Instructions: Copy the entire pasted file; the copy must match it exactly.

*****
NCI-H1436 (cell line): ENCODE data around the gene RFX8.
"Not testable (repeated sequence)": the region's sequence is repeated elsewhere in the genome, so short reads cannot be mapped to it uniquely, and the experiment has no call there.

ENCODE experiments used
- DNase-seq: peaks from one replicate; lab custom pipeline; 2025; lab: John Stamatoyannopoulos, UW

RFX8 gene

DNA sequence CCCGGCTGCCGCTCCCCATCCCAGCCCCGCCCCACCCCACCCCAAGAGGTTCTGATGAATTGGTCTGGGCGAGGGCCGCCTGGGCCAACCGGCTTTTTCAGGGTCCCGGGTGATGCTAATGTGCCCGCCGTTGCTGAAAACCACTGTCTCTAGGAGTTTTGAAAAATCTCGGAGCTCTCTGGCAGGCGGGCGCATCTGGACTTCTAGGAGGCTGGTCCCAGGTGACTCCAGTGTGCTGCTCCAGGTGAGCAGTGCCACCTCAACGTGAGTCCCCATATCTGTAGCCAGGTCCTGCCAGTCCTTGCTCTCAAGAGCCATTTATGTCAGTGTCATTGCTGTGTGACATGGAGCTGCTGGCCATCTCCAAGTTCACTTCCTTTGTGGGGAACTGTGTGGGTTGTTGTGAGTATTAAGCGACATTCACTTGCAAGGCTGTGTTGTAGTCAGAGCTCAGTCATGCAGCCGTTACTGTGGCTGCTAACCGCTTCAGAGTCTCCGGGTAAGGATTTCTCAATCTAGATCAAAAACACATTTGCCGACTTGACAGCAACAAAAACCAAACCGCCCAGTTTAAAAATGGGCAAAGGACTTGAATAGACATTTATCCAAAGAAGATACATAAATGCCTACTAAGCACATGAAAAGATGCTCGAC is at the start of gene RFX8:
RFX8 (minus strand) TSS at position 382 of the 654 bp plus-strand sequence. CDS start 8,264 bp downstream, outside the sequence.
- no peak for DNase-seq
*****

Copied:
NCI-H1436 (cell line): ENCODE data around the gene RFX8.
"Not testable (repeated sequence)": the region's sequence is repeated elsewhere in the genome, so short reads cannot be mapped to it uniquely, and the experiment has no call there.

ENCODE experiments used
- DNase-seq: peaks from one replicate; lab custom pipeline; 2025; lab: John Stamatoyannopoulos, UW

RFX8 gene

DNA sequence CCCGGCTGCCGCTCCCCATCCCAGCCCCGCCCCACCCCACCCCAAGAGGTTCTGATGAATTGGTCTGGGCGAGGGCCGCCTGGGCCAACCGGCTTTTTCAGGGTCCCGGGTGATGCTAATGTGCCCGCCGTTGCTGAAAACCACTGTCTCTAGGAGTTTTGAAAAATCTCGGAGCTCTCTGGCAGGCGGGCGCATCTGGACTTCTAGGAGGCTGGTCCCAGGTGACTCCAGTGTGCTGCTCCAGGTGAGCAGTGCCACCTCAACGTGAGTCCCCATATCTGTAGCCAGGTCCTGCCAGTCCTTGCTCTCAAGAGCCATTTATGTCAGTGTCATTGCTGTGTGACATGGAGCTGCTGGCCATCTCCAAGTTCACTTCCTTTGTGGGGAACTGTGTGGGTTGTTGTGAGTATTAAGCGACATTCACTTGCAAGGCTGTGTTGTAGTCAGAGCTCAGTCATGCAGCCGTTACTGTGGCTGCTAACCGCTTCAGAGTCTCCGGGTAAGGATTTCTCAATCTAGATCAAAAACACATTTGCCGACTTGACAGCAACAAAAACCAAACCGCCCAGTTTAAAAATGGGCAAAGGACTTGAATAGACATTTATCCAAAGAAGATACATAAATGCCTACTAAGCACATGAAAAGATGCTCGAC is at the start of gene RFX8:
RFX8 (minus strand) TSS at position 382 of the 654 bp plus-strand sequence. CDS start 8,264 bp downstream, outside the sequence.
- no peak for DNase-seq